Managing and sustaining growth in African economies

Managing and sustaining growth in African economies

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We gratefully acknowledge our funders

This Enterprise Maps series is supported by the International Growth Centre (IGC), which is directed from hubs at the London School of Economics and the University of Oxford. The IGC was initiated and is funded by the Department for International Development. 

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Managing and sustaining growth in African economies

The Enterprise Maps project led by LSE Professor John Sutton identified the key factors supporting industrial development in five fast-growing African economies

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What was the problem?

Over the past decade Ghana, Ethiopia, Mozambique, Tanzania and Zambia have experienced strong and sustained economic growth, often in stark contrast to countries elsewhere on the African continent.

In 2015 the International Monetary Fund predicted that each of these five countries would have GDP growth exceeding six percent, ranking them among the fastest growing economies in the world.

While it has been understood that continuing this pace of development would require a ramping-up of industrial capacity and investment, governments and potential investors have been hindered by a lack of knowledge about current domestic capabilities and the potential barriers to further growth.

The consistently strong economic performance of these countries has also created the potential to demonstrate ‘best practice’ for other African economies, but this has been hampered by a lack of clear analysis of how they have been able to manage and sustain this performance over such a significant period of time.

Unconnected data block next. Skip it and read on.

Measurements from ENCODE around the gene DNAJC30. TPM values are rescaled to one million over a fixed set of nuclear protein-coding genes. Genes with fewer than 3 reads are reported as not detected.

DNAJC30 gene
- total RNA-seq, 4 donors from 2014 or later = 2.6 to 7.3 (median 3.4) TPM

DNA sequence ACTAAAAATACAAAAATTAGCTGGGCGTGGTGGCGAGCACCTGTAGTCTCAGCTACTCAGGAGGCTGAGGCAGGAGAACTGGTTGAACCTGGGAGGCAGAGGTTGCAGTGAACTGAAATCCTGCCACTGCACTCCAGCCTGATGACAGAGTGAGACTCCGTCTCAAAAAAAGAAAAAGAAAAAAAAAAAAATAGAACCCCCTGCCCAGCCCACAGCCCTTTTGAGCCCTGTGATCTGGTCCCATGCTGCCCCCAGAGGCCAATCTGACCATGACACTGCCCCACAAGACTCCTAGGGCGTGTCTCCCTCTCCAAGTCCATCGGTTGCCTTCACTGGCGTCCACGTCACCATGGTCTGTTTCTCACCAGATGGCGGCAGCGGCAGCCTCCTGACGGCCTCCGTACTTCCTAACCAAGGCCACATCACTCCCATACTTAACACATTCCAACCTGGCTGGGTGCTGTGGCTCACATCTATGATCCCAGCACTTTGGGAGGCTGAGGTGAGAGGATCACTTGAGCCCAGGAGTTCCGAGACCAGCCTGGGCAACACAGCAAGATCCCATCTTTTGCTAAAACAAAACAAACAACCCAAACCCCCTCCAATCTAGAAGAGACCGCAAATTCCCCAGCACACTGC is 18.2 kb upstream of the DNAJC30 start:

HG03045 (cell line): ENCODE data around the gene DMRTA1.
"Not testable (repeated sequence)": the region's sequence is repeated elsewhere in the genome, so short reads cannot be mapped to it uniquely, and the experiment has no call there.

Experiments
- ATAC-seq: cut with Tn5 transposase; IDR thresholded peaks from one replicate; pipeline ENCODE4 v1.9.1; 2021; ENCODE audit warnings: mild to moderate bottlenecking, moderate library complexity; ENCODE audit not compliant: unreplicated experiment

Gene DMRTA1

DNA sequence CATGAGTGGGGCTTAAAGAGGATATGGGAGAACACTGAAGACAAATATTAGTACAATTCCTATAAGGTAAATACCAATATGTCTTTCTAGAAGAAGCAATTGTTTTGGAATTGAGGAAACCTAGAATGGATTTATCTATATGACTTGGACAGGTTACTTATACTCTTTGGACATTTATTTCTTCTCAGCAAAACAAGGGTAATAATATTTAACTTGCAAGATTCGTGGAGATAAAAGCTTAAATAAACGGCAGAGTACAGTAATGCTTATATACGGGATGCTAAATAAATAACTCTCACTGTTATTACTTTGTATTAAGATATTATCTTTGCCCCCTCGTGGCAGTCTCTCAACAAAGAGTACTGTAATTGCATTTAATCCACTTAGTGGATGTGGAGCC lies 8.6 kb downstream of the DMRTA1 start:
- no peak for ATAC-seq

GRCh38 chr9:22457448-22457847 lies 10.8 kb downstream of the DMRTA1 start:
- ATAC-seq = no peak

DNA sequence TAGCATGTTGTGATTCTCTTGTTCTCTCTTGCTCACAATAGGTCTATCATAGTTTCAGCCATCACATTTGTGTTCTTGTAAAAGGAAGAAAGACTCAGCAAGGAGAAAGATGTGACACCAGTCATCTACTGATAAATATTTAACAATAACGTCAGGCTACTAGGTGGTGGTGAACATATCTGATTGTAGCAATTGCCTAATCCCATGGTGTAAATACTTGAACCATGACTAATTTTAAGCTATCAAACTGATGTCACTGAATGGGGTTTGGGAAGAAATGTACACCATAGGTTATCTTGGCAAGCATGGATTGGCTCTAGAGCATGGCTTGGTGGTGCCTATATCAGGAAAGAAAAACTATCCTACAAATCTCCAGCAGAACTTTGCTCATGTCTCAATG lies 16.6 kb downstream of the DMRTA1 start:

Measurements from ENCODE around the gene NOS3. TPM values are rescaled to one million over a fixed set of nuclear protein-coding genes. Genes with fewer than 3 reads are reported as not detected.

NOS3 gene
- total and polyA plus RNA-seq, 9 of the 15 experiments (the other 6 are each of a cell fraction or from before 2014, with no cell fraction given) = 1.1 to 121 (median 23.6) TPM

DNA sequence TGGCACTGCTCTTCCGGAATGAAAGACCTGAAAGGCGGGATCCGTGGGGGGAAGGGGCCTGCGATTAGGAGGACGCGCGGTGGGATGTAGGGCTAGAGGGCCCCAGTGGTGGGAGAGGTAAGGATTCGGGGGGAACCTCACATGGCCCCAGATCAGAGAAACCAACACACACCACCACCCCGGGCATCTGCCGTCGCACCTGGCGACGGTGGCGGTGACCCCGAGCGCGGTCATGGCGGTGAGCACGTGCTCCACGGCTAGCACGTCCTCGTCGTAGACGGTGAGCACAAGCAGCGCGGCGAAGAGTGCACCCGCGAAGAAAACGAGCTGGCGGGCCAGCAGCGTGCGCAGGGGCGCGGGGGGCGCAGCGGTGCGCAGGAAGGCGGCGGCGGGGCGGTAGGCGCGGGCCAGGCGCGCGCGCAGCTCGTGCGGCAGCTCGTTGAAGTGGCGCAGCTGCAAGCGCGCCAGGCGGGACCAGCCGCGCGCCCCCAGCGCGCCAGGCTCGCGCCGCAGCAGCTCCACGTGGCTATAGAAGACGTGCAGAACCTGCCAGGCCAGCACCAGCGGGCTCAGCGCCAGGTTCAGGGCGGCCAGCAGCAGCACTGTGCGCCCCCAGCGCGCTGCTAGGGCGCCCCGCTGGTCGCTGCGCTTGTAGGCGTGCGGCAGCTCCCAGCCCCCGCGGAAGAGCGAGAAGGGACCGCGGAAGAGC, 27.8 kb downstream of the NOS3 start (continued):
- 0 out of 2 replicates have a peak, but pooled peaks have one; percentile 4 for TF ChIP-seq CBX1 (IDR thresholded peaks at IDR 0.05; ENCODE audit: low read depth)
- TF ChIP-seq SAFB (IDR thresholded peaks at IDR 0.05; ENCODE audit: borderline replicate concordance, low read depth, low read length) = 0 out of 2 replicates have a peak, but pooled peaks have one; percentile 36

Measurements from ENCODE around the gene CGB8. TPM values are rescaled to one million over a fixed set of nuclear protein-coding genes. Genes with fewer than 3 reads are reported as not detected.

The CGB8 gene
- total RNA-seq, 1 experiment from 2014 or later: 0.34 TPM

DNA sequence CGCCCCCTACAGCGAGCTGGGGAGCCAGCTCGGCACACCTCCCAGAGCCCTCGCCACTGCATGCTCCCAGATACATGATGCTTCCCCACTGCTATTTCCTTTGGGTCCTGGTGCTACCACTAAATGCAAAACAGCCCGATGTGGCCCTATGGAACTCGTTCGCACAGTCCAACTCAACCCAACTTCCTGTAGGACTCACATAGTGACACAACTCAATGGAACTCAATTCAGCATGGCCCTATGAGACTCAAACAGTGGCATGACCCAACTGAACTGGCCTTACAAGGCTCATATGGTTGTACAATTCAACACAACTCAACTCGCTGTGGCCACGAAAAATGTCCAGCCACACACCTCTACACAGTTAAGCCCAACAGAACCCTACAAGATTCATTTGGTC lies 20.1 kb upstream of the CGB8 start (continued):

What did we do?

Beginning in 2009, LSE Professor of Economics John Sutton, under the auspices of the International Growth Centre, embarked upon a detailed analysis of key industrial sectors in Ghana, Ethiopia, Mozambique, Tanzania and Zambia. Sutton examined 50 leading firms which, taken together, represented the frontier of industrial capability in these countries. The industries covered in this analysis varied widely, from coffee and cut flowers to chemicals and engineering.

The findings in all five countries showed  well developed capabilities across a  broad range of basic manufacturing activities. However, Sutton’s research revealed that continued growth  will require a  broadening in the range of activity into middle manufacturing.  This in turn will require improving the  effectiveness of manufacturing multinationals, and this in turn requires a strengthening of national investment agencies to bring them into line with international best practice.

What happened?

Sutton’s research resulted in the Enterprise Map Series, the first comprehensive accounts of the industrial sectors in these five countries, published as separate country volumes by the International Growth Centre. Each volume began with a general overview and then devoted a chapter to each major industry in the country, profiling key businesses in each industry.